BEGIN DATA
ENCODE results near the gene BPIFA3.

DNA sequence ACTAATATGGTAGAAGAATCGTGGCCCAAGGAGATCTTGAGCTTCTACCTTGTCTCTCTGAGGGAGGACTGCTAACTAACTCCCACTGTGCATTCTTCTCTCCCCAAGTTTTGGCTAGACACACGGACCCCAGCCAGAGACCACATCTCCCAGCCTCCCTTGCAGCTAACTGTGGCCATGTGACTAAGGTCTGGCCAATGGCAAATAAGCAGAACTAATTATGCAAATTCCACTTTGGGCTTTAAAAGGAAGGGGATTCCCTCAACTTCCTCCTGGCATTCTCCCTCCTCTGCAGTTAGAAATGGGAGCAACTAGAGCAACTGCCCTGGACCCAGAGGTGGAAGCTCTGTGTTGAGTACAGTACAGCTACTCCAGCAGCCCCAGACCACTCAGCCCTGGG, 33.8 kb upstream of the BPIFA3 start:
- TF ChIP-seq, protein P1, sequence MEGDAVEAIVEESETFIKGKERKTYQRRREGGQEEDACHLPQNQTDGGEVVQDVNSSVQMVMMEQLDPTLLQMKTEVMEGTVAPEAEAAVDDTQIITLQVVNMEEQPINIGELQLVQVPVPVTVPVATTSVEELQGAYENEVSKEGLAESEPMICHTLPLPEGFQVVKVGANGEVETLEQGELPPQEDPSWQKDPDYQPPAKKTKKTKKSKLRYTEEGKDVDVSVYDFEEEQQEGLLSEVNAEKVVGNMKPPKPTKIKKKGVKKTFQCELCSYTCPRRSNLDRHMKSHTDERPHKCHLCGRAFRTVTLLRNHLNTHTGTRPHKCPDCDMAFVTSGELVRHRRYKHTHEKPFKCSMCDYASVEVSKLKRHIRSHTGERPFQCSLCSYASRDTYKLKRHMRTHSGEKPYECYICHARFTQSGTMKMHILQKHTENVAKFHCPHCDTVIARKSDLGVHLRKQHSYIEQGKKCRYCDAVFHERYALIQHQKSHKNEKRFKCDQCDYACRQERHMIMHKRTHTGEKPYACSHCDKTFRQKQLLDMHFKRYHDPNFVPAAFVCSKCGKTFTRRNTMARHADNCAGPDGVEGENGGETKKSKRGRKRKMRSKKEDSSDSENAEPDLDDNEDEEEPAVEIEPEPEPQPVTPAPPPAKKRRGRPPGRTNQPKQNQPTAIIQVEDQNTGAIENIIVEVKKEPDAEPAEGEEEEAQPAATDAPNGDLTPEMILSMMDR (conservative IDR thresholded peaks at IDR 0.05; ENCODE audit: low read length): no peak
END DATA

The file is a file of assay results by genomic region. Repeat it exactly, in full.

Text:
ENCODE results near the gene BPIFA3.

DNA sequence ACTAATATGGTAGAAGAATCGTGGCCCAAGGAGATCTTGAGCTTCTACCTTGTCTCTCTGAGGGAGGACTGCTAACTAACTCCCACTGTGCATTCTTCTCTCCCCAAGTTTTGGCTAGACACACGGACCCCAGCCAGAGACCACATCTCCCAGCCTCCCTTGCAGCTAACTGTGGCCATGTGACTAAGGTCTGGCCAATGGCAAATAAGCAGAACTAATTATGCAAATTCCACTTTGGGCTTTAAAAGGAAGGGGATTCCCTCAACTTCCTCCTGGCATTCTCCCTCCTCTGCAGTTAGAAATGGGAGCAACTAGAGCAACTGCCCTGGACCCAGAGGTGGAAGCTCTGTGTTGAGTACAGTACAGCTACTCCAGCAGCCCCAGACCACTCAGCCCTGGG, 33.8 kb upstream of the BPIFA3 start:
- TF ChIP-seq, protein P1, sequence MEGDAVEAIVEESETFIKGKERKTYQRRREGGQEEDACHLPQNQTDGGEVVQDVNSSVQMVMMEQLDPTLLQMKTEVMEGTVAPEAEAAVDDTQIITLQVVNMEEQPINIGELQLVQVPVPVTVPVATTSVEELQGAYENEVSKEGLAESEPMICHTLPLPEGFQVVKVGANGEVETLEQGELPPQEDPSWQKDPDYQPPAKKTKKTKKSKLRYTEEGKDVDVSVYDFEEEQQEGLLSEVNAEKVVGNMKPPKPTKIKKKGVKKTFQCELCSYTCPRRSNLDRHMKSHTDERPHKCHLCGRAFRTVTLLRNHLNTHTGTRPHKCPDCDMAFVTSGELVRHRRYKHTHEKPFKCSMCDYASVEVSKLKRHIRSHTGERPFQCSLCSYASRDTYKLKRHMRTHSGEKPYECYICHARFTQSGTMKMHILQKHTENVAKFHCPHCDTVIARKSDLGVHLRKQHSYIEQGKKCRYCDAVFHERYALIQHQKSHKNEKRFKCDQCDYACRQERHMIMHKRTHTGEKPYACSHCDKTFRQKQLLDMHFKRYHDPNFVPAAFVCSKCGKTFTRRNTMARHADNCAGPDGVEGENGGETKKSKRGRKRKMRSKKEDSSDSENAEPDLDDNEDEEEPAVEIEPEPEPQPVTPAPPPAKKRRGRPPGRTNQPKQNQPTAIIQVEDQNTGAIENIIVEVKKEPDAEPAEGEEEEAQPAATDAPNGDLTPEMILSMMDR (conservative IDR thresholded peaks at IDR 0.05; ENCODE audit: low read length): no peak